Scale Out: Scaling up has its limitations, since you can only scale up as much as your hardware allows you to. Scaling out is the activity where you add more servers in order to keep up with the traffic. Most popular websites use scaled-out servers.

Server blocks in Nginx help you to map the website content and ensure that each domain points to the appropriate content only. You can host multiple websites on the same server and differentiate them using server blocks. If you are coming from an Apache background, the server directive is similar to a virtual host.

Web Server Setup

It is important that you practice as we go along. In this chapter, you will need to start afresh with two servers. You can use VirtualBox

to create the CentOS servers

. Before you create the servers, read through the article at
http://attosol.com/centos-setup-and-networking-using-virtual-box
. It will guide you in a step-by-step manner regarding the installation steps. Remember, you will need to set up the servers using different variables as discussed below.

We will call our servers WFE1 and WFE2. In chapter 8, you will learn about load balancing these servers. For now, creating two servers with hostname wfe1.localdomain and wfe2.localdomain should suffice.

Once your servers are provisioned, execute ip addr on both the servers and you will notice that the output is exactly the same (similar to Figure 6-1). In simple words, this implies that they are in their own isolated networks and will not be able to ping each other. Let’s change this so that both the servers have different IPs.

Figure 6-1. Output of ip addr

VirtualBox

creates the VMs in such a way that they are not interconnected by default due to security reasons. You can change this by changing the preferences for VirtualBox. The idea is to simply create a NAT network called CentOSFarm (see Figure 6-2).

Figure 6-2. Creating a NAT network

Now that the NAT network is created, you need to change the server settings for both WFE1 and WFE2 as shown in Figure 6-3.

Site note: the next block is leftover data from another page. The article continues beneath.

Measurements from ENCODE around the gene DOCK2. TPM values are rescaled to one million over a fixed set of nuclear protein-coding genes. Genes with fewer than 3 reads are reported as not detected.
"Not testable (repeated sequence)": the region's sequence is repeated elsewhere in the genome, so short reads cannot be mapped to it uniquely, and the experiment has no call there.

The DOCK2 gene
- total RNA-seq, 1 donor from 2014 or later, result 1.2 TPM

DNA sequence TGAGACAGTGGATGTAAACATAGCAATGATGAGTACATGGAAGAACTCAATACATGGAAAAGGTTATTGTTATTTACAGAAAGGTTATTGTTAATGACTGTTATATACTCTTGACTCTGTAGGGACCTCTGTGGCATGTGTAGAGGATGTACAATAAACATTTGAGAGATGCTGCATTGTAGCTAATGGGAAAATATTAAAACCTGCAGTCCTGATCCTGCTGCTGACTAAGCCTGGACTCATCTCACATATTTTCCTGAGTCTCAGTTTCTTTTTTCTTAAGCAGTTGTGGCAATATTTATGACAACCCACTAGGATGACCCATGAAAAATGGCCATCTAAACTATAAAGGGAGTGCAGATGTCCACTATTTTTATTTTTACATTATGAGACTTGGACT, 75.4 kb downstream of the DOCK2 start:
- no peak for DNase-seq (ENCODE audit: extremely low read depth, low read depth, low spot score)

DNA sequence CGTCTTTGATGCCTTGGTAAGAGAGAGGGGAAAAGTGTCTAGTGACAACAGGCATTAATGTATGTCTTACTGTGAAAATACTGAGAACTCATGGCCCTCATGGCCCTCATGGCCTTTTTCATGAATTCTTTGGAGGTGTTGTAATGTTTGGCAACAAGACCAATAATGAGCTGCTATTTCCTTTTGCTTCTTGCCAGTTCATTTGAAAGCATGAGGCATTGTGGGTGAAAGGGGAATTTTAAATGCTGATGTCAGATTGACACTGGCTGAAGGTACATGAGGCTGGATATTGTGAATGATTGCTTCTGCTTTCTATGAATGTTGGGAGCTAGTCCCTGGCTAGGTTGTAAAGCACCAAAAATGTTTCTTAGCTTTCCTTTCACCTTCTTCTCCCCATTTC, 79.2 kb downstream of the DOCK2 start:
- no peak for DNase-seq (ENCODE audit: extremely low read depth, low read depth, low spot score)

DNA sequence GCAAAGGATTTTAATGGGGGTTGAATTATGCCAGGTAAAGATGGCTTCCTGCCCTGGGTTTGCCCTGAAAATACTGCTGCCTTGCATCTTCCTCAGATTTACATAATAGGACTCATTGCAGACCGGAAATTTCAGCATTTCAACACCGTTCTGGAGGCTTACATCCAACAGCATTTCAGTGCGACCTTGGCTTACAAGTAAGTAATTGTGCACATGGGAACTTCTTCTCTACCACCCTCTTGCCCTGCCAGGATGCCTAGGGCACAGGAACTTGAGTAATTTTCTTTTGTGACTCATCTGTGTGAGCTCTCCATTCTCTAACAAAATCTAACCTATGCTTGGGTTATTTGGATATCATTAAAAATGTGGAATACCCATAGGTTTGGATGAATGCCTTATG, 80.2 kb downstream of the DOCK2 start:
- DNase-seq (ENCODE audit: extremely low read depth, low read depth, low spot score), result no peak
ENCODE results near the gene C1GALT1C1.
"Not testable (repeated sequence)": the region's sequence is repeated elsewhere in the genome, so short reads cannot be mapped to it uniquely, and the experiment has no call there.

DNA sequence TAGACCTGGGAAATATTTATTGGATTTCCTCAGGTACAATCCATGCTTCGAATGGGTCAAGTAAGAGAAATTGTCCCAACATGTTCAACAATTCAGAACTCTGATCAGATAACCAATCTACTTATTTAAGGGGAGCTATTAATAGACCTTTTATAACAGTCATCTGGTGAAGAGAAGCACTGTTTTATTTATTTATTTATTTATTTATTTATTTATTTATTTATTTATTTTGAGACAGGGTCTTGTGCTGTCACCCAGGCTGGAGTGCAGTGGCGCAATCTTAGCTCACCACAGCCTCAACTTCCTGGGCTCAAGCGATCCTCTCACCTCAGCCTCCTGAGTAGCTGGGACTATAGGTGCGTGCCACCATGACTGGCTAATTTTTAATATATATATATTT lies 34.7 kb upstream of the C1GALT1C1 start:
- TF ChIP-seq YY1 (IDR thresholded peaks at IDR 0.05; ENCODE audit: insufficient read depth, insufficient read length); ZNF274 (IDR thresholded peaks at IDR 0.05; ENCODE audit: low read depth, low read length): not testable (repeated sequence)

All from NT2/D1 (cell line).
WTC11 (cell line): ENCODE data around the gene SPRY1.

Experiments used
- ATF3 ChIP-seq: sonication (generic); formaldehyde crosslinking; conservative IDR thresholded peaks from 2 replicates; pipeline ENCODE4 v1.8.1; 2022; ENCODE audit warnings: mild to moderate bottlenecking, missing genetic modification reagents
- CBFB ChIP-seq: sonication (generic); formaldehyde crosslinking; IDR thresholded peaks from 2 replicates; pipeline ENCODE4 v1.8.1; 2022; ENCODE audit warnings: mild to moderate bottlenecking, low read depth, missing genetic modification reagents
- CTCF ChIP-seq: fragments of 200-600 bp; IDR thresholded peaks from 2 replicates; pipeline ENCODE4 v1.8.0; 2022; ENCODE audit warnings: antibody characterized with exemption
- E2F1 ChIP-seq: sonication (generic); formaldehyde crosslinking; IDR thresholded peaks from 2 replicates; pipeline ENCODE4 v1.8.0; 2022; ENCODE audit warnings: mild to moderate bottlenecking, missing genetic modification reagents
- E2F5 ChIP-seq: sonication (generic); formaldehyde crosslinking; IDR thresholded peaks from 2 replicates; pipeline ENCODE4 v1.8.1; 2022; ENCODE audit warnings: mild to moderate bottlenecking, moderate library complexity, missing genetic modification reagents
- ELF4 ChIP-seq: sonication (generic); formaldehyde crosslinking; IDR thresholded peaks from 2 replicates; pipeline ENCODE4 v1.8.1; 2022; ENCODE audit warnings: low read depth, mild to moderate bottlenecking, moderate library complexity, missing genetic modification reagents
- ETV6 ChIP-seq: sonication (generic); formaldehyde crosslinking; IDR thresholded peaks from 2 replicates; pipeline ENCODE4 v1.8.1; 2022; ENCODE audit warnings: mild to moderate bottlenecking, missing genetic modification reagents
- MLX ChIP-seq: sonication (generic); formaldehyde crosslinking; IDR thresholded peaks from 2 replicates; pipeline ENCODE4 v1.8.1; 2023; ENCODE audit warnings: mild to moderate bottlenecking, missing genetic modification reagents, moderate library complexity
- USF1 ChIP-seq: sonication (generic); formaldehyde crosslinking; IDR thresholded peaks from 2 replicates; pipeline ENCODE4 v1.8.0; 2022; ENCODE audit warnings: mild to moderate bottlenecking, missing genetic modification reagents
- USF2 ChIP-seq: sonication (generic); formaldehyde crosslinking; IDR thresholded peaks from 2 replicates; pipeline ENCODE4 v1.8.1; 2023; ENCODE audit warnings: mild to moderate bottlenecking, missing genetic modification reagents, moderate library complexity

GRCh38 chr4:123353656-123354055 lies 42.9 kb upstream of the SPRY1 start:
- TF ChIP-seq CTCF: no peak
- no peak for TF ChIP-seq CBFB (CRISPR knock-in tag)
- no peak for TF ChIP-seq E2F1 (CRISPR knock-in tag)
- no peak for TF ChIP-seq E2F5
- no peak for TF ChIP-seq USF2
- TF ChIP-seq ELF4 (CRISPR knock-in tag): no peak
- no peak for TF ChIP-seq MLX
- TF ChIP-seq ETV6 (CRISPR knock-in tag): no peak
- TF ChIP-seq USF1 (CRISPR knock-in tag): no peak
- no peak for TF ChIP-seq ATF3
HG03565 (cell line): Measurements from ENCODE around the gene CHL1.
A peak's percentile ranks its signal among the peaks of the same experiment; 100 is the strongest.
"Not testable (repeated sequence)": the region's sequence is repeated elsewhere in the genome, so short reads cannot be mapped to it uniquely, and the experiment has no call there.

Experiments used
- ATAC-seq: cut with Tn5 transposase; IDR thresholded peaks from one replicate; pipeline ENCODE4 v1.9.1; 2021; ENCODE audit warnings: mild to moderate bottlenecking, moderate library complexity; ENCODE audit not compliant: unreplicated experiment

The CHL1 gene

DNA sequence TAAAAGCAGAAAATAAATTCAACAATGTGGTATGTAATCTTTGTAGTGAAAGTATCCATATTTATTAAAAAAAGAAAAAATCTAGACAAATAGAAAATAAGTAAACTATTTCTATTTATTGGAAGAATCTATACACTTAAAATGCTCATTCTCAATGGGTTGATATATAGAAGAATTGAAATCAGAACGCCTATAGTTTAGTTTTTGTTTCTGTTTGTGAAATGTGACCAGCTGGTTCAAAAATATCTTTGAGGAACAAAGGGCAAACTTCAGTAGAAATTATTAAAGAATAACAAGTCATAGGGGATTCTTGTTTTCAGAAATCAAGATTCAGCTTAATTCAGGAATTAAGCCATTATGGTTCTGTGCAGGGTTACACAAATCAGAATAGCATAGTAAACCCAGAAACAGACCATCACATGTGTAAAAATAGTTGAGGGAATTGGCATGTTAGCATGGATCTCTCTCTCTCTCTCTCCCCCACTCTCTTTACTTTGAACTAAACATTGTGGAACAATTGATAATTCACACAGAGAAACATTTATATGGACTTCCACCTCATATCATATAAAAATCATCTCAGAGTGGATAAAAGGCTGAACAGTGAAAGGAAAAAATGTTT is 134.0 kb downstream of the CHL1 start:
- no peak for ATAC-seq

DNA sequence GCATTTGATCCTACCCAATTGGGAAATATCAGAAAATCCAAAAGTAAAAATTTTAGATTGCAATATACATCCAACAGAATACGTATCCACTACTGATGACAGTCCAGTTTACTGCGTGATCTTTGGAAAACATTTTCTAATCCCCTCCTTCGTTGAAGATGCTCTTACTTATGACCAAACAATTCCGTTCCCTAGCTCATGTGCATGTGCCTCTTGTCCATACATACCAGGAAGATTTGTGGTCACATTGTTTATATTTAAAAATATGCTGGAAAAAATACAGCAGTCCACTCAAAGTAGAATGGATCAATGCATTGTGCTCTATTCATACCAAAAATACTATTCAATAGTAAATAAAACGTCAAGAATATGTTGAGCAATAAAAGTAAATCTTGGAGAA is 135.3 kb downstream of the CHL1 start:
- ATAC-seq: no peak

Figure 6-3. Changing NAT network settings for WFE1 and WFE2

Once you are done making these changes, you can run ip addr again on both terminals and you will find that they now have different IPs. If you try to use the ping command, you will find that both these servers are now connected and able to ping each other. Your lab setup, when complete, should have values as shown in Table 6-1. It is possible that you get a different set of IPs while creating your virtual machines. Write them down, so that you can make the necessary changes in the upcoming sections based on your own IPs.

Table 6-1.
Server Naming Convention

Server Name

WFE1

WFE2

IP Address

10.0.2.6

10.0.2.7

HostName

wfe1.localdomain

wfe2.localdomain

Connecting Host and Guest Servers

So far you have your servers talking to each other using a NAT network. It is helpful to connect to the server’s terminal from the host machine so that you can copy files over and perform multiple management activities directly from your host. To ensure you are able to do this, you will need to set up port forwarding so that VirtualBox allows your request to reach the guest servers.

You can click the port-forwarding button (shown in Figure 6-2) and configure the rules as per Figure 6-4. Notice that there are rules created for both WFE1 and WFE2. The rules are created for HTTP and SSH as well, so that you can use a terminal (on Mac/Linux) or PuTTY (on Windows) to login using SSH. Also notice the IPs, since they are the same as for Table 6-1.